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By this the storm grew loud apace,

The water-wraith was shrieking; And in the scowl of heaven each face

Grew dark as they were speaking.

But still as wilder blew the wind,

And as the night grew drearer, Adown the glen rode armed men,

Their trampling sounded nearer.

“O, haste thee, haste!" the lady cries,

“Though tempests round us gather; I'll meet the raging of the skies,

But not an angry father.”

The boat has left a stormy land,

A stormy sea before her,
When, 0, too strong for human hand,

The tempest gathered o'er her.

And still they rowed amidst the roar

Of waters fast prevailing:
Lord Ullin reached that fatal shore,

His wrath was changed to wailing.

For sore dismayed, through storm and shade,

His child he did discover:
One lovely hand she stretched for aid,

And one was round her lover.

"Come back! come back!” he cried in grief, “Across this stormy water:

And I'll forgive your Highland chief,

My daughter! — O my daughter!'

'T was vain; - the loud waves lashed the shore,

Return or aid preventing;
The waters wild went o'er his child,

And he was left lamenting.

SALLY IN OUR ALLEY

BY HENRY CAREY

Of all the girls that are so smart

There's none like pretty Sally;
She is the darling of my heart,

And she lives in our alley.
There is no lady in the land

Is half so sweet as Sally;
She is the darling of my heart,

And she lives in our alley.

Her father he makes cabbage-nets,

And through the streets does cry 'em;
Her mother she sells laces long

To such as please to buy 'em;
But sure such folks could ne'er beget

So sweet a girl as Sally!
She is the darling of my heart,

And she lives in our alley.

When she is by I leave my work,
I love her so sincerely;

My master comes like any Turk,

And bangs me most severely.
But let him bang his bellyful,

I'll bear it all for Sally;
For she's the darling of my heart,

And she lives in our alley.

Of all the days that's in the week

I dearly love but one day, And that's the day that comes betwixt

The Saturday and Monday; For then I'm drest all in

my

best To walk abroad with Sally; She is the darling of my heart,

And she lives in our alley.

My master carries me to church,

And often am I blamed
Because I leave him in the lurch

As soon as text is named:
I leave the church in sermon-time,

And slink away to Sally;
She is the darling of my heart,

And she lives in our alley.

When Christmas comes about again,

O, then I shall have money! I'll hoard it up, and box it all,

And give it to my honey; I would it were ten thousand pound! I'd give it all to Sally;

She is the darling of my heart,

And she lives in our alley.

My master and the neighbors all

Make game of me and Sally,
And, but for her, I'd better be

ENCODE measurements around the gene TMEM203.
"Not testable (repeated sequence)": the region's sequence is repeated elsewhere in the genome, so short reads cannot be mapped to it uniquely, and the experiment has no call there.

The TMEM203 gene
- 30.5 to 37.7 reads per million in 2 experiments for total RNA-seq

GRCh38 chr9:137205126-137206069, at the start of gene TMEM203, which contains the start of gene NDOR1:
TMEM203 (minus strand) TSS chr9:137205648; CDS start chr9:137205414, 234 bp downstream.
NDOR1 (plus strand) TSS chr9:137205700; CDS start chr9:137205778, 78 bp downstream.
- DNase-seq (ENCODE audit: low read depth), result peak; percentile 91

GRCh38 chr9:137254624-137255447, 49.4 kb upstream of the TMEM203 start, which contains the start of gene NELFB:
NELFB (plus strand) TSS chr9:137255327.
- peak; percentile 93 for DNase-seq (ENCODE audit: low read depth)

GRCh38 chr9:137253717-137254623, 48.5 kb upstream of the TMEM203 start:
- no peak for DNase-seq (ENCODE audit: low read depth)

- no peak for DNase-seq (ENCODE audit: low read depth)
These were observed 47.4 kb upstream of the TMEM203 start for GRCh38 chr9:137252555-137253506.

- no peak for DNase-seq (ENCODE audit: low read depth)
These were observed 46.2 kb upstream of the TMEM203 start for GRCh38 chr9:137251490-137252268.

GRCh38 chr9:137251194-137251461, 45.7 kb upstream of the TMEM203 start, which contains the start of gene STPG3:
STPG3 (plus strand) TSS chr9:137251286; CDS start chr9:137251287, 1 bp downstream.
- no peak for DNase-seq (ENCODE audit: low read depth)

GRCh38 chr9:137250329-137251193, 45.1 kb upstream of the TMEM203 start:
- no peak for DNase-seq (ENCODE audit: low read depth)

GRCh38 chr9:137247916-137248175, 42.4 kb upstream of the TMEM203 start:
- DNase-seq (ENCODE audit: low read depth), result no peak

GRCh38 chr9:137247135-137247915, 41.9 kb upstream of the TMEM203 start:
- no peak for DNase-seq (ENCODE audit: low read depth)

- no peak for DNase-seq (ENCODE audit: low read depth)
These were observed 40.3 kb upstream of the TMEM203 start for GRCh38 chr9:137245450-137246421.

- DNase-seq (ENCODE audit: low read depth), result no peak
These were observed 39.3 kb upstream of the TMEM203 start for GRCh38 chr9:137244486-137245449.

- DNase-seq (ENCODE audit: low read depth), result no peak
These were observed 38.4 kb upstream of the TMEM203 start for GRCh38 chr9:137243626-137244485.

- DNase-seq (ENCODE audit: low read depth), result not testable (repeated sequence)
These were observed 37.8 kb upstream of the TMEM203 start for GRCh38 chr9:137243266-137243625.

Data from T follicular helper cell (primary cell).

A slave, and row a galley;
But when my seven long years are out,

0, then I'll marry Sally!
And when we're wed, we'll blithesome be,

But not in our alley!

ELIZABETH BARRETT BROWNING

BY NORMA BRIGHT CARSON

Though frail of form, thou wert of spirit large and

free, A living, burning flame, that spirit seemed to be, Enkindled from a spark of holy fire; To glorious expression did thy soul aspire; Close to the border-land of Heav'n, thou dwelt'st

through life, Yet actively could stand for right in the world's

strife.
Great was the suffering set to be thy lot,
But suffering, in Love's compensation was forgot;
The Valley of the Shadow round thee grew,
When valiant Love, the spectre Death o'erthrew.
Ah! Life for fifteen years was the proud prize;
Yes, so it is that Love all unkind force defies.
Thy greatest gift to man does lie in this-

The poet thou didst inspire; the bliss
Thou perfected. No verse whate'er of thine
Can bounds of mankind's gratitude to thee define,
As does this fact of thy sweet woman's heart
Which had in poet's growth so large a part.
Yet, we must cherish thee for thy sweet song,
Which has with nobler thoughts enriched the world

for long; Let us not fail a tribute large to bring, For that thou from a pure and perfect heart didst sing.

THE EYES OF THE CHRIST

BY NORMA BRIGHT CARSON

Pause now and let a lightsome world go by;
Heed not the laughter frivolous, the sinwrought sigh;
The music and the dance, the pride, the sham, the

boast; What have you kin with all this selfish and this fool

ish host?

Parade of affectation, self-sought joy;
And sorrow, more self-seeking, false sympathies decoy.
Turn from this tinselled army, in extravagance be-

decked; Turn to where Calvary's Cross the ages long has

becked.

See where the Christ sits by Samaria's well, And gently rolls the sealing stone across the mouth of hell.

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